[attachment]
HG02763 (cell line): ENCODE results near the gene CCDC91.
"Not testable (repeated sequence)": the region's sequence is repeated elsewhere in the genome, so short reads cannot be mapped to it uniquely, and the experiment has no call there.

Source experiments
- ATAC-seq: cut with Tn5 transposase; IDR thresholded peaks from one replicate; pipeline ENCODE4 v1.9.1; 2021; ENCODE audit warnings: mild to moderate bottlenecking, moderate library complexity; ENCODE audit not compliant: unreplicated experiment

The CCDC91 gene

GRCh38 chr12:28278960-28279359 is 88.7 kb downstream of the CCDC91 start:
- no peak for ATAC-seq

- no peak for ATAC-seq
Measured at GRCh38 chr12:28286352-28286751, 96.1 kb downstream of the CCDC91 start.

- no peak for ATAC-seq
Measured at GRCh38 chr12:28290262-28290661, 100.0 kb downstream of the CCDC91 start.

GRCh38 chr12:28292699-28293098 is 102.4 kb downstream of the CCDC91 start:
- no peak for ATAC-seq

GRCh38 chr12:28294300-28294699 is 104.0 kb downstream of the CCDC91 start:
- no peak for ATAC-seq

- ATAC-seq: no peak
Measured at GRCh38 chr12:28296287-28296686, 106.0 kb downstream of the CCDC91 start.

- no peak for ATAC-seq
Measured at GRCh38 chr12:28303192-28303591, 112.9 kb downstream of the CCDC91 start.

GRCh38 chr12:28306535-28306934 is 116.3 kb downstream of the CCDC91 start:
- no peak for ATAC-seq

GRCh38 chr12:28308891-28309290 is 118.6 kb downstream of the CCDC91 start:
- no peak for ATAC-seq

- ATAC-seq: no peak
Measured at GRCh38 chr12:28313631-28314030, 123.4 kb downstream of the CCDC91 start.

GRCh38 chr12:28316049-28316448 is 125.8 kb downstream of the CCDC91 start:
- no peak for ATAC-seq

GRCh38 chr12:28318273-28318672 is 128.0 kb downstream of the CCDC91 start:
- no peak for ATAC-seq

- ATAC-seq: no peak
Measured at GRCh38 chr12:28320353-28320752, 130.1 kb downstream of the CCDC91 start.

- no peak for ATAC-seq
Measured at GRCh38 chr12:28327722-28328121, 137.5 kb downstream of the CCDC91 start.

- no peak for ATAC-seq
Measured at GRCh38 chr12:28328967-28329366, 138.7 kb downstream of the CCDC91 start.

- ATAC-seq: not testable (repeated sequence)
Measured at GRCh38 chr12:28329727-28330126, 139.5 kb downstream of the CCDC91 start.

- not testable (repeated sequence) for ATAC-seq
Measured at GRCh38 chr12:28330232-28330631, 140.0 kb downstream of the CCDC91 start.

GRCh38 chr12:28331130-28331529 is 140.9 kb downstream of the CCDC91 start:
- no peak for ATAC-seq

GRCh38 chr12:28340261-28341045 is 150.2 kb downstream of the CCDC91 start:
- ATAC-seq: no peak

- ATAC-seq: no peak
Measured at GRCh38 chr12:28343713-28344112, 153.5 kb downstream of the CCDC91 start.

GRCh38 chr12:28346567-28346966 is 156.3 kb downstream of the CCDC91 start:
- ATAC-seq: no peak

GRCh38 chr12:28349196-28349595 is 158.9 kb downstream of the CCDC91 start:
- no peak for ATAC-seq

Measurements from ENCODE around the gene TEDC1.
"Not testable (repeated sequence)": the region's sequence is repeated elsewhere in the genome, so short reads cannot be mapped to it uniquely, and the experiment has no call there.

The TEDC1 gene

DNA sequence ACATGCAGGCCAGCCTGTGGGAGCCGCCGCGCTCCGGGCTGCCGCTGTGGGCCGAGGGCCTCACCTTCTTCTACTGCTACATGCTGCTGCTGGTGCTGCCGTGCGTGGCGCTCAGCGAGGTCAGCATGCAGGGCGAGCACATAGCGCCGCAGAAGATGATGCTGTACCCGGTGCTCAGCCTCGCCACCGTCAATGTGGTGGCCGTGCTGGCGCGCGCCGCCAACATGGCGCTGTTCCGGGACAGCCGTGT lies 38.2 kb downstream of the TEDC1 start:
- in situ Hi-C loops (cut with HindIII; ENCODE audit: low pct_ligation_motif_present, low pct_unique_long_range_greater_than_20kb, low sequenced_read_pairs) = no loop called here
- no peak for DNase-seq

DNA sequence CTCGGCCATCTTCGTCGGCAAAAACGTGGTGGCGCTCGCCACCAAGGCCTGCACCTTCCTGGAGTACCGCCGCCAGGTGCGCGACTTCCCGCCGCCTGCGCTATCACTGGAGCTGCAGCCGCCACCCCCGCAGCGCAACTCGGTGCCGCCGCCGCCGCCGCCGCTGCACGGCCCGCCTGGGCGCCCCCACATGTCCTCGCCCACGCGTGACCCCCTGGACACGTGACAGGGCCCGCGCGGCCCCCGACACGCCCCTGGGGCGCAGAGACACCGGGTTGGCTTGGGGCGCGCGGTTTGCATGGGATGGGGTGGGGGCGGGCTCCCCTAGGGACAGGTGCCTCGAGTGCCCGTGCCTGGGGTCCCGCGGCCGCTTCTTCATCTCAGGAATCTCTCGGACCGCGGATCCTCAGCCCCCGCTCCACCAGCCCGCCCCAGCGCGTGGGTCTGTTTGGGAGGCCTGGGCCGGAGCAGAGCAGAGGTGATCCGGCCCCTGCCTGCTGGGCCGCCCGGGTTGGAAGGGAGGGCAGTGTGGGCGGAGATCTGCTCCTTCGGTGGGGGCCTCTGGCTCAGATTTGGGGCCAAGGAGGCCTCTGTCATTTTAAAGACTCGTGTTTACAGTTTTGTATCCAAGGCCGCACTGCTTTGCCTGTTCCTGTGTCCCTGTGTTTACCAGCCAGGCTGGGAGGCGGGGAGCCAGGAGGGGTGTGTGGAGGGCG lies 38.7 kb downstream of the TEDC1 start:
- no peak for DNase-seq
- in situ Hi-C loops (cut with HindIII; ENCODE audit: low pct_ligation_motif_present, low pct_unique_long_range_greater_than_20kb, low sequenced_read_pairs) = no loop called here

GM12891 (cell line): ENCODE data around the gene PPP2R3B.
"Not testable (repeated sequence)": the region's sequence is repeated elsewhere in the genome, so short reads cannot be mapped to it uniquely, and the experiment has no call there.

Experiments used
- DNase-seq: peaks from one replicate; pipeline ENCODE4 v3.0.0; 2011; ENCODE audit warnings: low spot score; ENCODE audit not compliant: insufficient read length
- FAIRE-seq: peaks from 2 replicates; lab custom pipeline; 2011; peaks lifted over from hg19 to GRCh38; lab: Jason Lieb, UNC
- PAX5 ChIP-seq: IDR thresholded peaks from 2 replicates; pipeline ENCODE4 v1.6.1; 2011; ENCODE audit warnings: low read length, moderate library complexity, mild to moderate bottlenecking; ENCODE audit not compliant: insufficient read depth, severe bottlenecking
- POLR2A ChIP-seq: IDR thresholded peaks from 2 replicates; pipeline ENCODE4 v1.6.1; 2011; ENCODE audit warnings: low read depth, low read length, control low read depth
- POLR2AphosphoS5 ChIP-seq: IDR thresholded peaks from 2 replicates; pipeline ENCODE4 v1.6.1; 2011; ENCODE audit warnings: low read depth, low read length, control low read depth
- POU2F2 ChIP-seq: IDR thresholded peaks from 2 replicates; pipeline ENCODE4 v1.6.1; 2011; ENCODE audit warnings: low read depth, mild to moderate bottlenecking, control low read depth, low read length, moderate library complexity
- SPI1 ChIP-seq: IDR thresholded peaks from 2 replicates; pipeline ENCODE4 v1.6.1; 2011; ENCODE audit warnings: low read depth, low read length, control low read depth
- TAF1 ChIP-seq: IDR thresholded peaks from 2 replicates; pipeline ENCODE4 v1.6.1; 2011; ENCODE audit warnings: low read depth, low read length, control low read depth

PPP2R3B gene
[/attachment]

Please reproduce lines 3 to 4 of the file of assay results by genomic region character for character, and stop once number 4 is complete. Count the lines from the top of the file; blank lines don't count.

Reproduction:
Source experiments
- ATAC-seq: cut with Tn5 transposase; IDR thresholded peaks from one replicate; pipeline ENCODE4 v1.9.1; 2021; ENCODE audit warnings: mild to moderate bottlenecking, moderate library complexity; ENCODE audit not compliant: unreplicated experiment